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Noor deserves a resting place befitting a champion

There are plans to build condominiums on the grounds where the thoroughbred is buried, but $5,000, which the woman leading the effort hopes to raise, will pay to get him a resting place in Kentucky.

June 20, 2011|Bill Dwyre
  • Trainer John Shirreffs, shown with Mr. Commons at the Stakes Barn of Pimlico Race Course in May, was one of only two people allowed to ride Noor during the thoroughbred's retirement days at Loma Rica Ranch.
Trainer John Shirreffs, shown with Mr. Commons at the Stakes Barn of Pimlico… (Jim Dietz / Associated Press )

Poor old Noor should be allowed to rest in peace. He earned that with a thoroughbred racing season in 1950 that track old-timers remember fondly.

Endangering Noor's after-life resting place is that great American symbol of progress and ingenuity, the real estate development. Noor currently rests in Grass Valley, in the old gold mining country near Nevada City, Calif. His resting place is the former site of Loma Rica Ranch, which is on the drawing boards for eventual bulldozers, leading to cement and condominiums.

Left where he is, in the former infield of the half-mile training track at Loma Rica, bulldozers might bring him a final fate almost as dreadful as that of 1986 Kentucky Derby winner Ferdinand, who allegedly ended up on dinner plates in Japan.

That, of course, is not likely to happen. A woman from Redding named Charlotte Farmer, who claims interest in thoroughbred racing through a love of another champion, Kelso, has already led the effort to locate Noor's remains, via an electronic ground device, and has found a home for them. As soon as she raises $5,000, Noor will be retrieved in his underground box, put on a truck and shipped off to Old Friends Equine, near Lexington, Ky.

That new resting place will make at least one prominent person in the sport very happy.

Trainer John Shirreffs, winner of a Kentucky Derby with Giacamo and steward of the unprecedented career of Zenyatta, remembers Loma Rica Ranch as acres of sprawling green, with undulating hills and "white fences for as far as you could see."

There could be no better description of the horse farms around Lexington.

Noor was an Irish bred who performed well in Europe as a 3-year-old, including a third-place finish in the Epsom Derby in 1948, an impressive showing for a young horse in a field of 32. But he didn't improve as much as expected, and eventually was put on the market. Charles Howard, who had achieved the fame of ownership with Seabiscuit in the late 1930s, wanted to buy a horse named Nahoo and could only achieve that if Noor came along in the deal. Howard paid $175,000 for both, and wasn't happy about the price.

Noor had much to learn. In Europe, horses raced mostly on grass and clockwise. But with trainer Burley Parke and jockey Johnny Longden as teachers, and the 1950 season underway, Noor took his learning curve to the turns at Santa Anita. The expectations were low, but by the end of the year, the statuesque-looking, 17-hands, who had won barely $40,000 in Europe, would add $350,000 to his winnings.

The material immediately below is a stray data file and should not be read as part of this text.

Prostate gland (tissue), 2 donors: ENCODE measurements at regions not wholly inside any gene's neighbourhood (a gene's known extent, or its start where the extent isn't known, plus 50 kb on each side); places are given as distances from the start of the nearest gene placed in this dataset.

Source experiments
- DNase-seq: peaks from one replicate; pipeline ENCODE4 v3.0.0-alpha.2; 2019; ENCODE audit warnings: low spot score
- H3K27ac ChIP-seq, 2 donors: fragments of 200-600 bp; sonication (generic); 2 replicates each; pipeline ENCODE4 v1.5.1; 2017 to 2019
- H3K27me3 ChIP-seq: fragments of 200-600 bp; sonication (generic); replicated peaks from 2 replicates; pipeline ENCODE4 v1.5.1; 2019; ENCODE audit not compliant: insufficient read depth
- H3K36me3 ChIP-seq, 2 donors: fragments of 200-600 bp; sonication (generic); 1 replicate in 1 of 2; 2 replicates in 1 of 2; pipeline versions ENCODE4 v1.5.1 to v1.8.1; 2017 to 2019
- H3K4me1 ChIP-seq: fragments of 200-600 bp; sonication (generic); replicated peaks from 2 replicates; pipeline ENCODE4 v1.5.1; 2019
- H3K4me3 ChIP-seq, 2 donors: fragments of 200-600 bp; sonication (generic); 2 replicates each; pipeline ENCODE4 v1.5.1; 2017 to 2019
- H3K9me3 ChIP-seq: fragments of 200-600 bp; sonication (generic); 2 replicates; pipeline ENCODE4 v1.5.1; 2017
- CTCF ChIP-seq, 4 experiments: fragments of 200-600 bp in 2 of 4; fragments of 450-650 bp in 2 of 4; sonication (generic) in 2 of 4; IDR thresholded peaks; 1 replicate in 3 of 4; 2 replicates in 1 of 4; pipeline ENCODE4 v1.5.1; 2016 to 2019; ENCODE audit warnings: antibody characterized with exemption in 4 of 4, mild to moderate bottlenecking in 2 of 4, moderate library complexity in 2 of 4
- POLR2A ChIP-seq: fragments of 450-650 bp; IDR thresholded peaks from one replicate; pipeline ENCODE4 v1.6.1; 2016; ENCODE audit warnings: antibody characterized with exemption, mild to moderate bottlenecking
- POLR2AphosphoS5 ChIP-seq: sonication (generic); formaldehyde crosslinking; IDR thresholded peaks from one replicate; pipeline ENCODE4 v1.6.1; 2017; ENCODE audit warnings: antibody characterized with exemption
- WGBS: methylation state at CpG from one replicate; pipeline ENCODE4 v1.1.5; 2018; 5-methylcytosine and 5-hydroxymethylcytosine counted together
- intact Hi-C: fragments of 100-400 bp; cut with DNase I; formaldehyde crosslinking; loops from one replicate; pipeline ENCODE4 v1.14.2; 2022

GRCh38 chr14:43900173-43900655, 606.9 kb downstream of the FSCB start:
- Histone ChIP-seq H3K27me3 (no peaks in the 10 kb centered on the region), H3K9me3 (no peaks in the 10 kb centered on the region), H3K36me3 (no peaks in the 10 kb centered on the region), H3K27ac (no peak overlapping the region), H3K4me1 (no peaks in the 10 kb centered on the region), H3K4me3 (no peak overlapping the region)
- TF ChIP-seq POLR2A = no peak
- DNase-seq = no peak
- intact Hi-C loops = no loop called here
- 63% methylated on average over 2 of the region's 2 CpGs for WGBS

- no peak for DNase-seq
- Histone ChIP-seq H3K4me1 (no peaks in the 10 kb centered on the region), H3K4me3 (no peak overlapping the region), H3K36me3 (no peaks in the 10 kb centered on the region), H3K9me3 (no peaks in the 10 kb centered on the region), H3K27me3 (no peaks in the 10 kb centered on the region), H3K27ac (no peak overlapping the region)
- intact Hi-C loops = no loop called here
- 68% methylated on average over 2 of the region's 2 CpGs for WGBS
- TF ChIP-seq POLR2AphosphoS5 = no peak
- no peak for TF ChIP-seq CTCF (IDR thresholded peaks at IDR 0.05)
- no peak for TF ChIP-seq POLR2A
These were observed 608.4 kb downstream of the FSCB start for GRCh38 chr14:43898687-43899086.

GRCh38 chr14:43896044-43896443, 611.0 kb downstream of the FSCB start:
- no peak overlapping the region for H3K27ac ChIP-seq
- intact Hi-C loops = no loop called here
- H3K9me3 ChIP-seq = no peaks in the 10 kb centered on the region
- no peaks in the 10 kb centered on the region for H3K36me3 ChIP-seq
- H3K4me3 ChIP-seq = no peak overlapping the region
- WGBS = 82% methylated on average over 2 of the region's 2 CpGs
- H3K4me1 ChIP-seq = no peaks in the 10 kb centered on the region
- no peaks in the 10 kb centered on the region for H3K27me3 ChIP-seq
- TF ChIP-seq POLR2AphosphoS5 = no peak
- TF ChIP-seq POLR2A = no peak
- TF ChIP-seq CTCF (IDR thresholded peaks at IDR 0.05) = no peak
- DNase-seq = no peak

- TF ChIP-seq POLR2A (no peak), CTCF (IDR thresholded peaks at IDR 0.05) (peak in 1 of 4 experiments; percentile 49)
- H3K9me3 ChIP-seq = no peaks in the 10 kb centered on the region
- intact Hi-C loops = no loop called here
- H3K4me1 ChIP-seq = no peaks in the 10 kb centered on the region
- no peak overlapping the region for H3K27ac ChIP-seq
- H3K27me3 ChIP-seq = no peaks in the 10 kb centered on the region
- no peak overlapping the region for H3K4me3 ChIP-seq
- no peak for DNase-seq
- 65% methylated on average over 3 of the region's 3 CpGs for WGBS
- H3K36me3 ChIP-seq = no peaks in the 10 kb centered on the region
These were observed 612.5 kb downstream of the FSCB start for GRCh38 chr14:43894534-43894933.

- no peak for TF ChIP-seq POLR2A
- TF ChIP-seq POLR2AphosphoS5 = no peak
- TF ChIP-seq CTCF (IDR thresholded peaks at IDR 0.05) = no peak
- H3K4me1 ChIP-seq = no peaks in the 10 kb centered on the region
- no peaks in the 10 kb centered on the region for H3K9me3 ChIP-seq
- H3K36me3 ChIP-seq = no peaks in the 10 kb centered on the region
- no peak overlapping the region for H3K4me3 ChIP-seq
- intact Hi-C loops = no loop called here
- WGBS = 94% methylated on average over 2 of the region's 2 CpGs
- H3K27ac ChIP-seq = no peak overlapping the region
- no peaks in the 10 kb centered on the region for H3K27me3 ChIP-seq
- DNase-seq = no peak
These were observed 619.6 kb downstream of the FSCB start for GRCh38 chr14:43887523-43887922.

He faced Citation in an early race at Santa Anita and lost. That surprised few. Citation was, after all, the 1948 Triple Crown winner. A few weeks later, they would hook up again in the Santa Anita Handicap and this time, the surprise was real. Noor won, and would do so in races against Citation three more times in 1950.

And if that wasn't enough, in the then-late-season Hollywood Gold Cup, Noor went up against the 1946 Triple Crown winner, Assault, and beat him, too. Noor was the first horse to beat two Triple Crown champions, a distinction that, alone, makes it essential that racing protect his dignity at all times.

Noor was retired to stud in his sixth year, and eventually ended up at Loma Rica, a ranch managed for 37 years by Henry Freitas, who died 10 years ago. His daughter, Roxanne, lives nearby and frequently drives past the old ranch, which hasn't been a breeding and training facility since 1984. In her 20s, she worked the ranch alongside another young man.

"John Shirreffs was like part of our family," she says.

Farmer, who has researched those days meticulously, says: "Only two people, John, and a man named Lou Machado, were allowed to ride Noor in his retirement days."

Shirreffs recalls: "Noor had the stall in the corner, the first stall. He was the No. 1 horse."

Farmer has no personal stake in her campaign to take get Noor back to a proper resting spot. She says she discovered the situation a few years ago, while skimming author Laura Hillenbrand's website about her Seabiscuit book. She got permission from Howard's great-great grandson to pursue getting Noor's remains out of harm's way, and she has been steadfast in that ever since.

She tried the Southern California tracks first, got logical answers from Del Mar (it's a state-owned facility and probably at too low a ground level for such a burial) and from Hollywood Park (it might be condos before Loma Rica). She said Santa Anita President George Haines remained noncommittal. Haines says he had been looking for a spot, but had been told Farmer had found a place.

Noor died Nov. 16, 1974. He was 29. The body was still willing and able, but he was put down, suffering from dementia.

Last March, when Farmer got a crew with equipment to locate Noor and the box he was in, they were guided by directions from Shirreffs.

"He said Henry Freitas would bury him pointing East, toward the barns," she says. "And that's exactly where he was."

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